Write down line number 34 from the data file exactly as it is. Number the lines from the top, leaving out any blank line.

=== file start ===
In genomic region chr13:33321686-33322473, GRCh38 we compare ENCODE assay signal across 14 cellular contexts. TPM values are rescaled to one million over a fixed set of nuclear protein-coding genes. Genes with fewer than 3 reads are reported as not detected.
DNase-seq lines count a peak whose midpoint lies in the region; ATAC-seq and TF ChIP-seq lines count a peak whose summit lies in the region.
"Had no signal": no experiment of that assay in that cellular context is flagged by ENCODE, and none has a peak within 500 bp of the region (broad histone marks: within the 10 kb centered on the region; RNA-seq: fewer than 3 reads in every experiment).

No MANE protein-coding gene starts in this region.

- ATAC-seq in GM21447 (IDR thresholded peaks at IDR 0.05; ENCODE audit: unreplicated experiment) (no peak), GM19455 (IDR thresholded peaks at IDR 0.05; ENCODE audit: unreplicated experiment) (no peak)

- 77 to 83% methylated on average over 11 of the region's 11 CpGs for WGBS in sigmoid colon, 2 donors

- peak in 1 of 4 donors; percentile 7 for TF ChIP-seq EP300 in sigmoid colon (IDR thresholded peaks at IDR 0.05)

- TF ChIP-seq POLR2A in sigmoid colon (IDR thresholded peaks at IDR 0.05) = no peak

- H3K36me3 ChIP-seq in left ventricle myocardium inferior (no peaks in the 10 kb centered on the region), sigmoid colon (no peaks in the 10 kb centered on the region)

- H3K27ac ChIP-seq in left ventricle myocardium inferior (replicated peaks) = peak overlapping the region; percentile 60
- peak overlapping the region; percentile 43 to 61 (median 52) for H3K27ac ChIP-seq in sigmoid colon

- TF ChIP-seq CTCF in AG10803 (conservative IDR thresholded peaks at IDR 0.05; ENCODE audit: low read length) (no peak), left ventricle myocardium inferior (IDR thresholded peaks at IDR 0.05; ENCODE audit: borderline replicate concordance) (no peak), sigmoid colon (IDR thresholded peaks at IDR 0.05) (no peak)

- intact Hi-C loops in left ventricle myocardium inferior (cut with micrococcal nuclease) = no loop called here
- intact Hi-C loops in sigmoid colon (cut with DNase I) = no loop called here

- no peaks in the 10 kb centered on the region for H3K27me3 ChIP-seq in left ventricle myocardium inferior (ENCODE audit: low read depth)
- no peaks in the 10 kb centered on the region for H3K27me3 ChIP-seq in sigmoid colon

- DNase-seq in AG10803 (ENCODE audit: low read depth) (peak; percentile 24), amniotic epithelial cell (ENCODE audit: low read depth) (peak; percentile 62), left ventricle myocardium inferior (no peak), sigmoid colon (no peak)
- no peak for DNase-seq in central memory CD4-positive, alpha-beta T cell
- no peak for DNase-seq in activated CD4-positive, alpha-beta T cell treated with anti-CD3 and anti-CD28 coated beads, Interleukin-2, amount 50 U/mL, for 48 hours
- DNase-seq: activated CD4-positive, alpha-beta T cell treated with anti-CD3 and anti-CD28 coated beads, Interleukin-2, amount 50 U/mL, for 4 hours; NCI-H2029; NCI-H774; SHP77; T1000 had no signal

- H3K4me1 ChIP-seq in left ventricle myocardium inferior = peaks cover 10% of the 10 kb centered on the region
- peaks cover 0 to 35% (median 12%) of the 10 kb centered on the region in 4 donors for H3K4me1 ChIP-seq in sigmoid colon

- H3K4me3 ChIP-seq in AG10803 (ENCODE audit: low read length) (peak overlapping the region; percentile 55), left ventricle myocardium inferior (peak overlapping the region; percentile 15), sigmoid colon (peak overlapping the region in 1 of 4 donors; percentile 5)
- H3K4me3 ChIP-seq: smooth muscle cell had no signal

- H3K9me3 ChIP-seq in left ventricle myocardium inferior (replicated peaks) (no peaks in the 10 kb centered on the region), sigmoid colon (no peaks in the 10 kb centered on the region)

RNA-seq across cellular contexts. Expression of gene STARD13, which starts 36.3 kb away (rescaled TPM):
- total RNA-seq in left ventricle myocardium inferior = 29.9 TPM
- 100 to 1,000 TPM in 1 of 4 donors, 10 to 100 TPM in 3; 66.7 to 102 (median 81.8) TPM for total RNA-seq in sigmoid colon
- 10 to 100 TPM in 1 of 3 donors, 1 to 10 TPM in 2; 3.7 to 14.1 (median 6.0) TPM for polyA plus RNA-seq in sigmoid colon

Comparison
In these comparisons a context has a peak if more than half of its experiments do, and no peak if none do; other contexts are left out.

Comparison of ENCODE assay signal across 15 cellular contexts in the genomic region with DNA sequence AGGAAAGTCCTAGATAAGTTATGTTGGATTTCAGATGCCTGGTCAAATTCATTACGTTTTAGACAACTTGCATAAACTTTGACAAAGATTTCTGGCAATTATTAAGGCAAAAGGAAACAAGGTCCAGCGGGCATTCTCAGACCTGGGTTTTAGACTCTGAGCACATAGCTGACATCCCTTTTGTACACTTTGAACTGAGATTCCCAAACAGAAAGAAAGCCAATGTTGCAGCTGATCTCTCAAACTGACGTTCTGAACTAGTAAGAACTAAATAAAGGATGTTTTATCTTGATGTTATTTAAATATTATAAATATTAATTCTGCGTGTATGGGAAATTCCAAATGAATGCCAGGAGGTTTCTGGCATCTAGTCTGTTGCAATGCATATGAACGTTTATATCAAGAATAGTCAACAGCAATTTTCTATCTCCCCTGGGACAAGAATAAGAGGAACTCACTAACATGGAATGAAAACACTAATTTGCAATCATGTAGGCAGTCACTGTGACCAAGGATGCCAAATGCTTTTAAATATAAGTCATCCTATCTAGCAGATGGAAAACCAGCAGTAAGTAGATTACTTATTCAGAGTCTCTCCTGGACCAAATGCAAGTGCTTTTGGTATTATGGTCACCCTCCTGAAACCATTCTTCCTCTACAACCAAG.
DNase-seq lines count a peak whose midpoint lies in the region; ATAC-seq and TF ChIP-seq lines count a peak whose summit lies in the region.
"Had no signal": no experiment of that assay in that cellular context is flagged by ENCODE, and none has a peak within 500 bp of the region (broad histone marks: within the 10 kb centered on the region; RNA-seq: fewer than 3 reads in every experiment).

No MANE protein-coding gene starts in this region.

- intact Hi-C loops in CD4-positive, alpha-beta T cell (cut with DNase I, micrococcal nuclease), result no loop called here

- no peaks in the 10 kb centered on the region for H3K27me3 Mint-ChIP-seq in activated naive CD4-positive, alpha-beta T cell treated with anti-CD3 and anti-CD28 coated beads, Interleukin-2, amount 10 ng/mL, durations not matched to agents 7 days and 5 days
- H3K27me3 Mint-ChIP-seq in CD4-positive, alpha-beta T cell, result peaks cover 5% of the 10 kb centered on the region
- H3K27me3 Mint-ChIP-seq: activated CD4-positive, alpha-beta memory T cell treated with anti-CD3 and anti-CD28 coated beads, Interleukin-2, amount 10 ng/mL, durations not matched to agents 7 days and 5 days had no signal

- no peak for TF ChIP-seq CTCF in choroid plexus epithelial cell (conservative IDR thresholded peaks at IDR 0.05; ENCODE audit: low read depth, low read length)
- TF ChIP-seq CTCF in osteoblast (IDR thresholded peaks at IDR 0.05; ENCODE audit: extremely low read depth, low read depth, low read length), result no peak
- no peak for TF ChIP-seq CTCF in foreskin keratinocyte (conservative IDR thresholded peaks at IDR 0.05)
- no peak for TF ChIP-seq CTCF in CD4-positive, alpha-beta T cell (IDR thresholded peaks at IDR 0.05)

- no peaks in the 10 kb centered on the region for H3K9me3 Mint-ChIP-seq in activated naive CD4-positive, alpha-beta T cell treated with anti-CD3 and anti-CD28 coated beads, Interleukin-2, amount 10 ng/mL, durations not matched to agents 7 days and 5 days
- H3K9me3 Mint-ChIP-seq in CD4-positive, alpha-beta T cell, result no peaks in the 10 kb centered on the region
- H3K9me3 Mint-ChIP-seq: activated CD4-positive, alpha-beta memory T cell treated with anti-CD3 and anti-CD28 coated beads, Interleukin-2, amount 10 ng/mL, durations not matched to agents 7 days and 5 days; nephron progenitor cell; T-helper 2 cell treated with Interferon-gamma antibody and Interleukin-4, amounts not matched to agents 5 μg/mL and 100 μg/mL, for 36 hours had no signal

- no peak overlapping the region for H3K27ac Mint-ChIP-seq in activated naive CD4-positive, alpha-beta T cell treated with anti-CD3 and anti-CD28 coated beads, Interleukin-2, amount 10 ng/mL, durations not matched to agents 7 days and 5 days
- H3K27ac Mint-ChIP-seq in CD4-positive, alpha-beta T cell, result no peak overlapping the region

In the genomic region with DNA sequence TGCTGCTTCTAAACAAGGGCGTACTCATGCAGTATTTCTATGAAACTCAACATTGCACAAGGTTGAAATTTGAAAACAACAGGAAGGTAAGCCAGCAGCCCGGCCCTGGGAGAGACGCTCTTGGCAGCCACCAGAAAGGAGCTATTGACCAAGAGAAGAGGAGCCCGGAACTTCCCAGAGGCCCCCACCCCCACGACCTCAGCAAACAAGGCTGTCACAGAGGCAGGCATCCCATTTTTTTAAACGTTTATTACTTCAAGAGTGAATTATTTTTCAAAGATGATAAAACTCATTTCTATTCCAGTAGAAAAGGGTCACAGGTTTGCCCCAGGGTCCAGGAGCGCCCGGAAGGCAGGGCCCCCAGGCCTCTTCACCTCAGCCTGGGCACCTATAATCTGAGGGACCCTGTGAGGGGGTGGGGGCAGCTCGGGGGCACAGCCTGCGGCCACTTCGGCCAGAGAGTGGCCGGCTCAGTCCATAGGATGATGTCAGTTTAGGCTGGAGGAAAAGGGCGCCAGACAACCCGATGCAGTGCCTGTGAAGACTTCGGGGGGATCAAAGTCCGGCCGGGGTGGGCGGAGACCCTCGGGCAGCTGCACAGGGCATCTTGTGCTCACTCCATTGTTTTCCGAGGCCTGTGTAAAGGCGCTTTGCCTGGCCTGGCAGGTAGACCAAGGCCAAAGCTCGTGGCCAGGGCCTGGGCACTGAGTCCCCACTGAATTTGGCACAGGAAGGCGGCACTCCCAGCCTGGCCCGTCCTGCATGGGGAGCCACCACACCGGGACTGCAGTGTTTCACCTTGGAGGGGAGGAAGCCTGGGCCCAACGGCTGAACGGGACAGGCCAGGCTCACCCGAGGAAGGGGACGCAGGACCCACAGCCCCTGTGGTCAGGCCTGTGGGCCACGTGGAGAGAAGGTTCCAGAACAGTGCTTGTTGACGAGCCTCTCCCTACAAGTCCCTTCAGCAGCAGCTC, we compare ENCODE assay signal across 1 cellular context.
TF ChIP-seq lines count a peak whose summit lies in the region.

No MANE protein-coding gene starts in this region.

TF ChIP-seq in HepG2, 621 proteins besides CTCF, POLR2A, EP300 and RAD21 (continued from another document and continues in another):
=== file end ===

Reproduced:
"Had no signal": no experiment of that assay in that cellular context is flagged by ENCODE, and none has a peak within 500 bp of the region (broad histone marks: within the 10 kb centered on the region; RNA-seq: fewer than 3 reads in every experiment).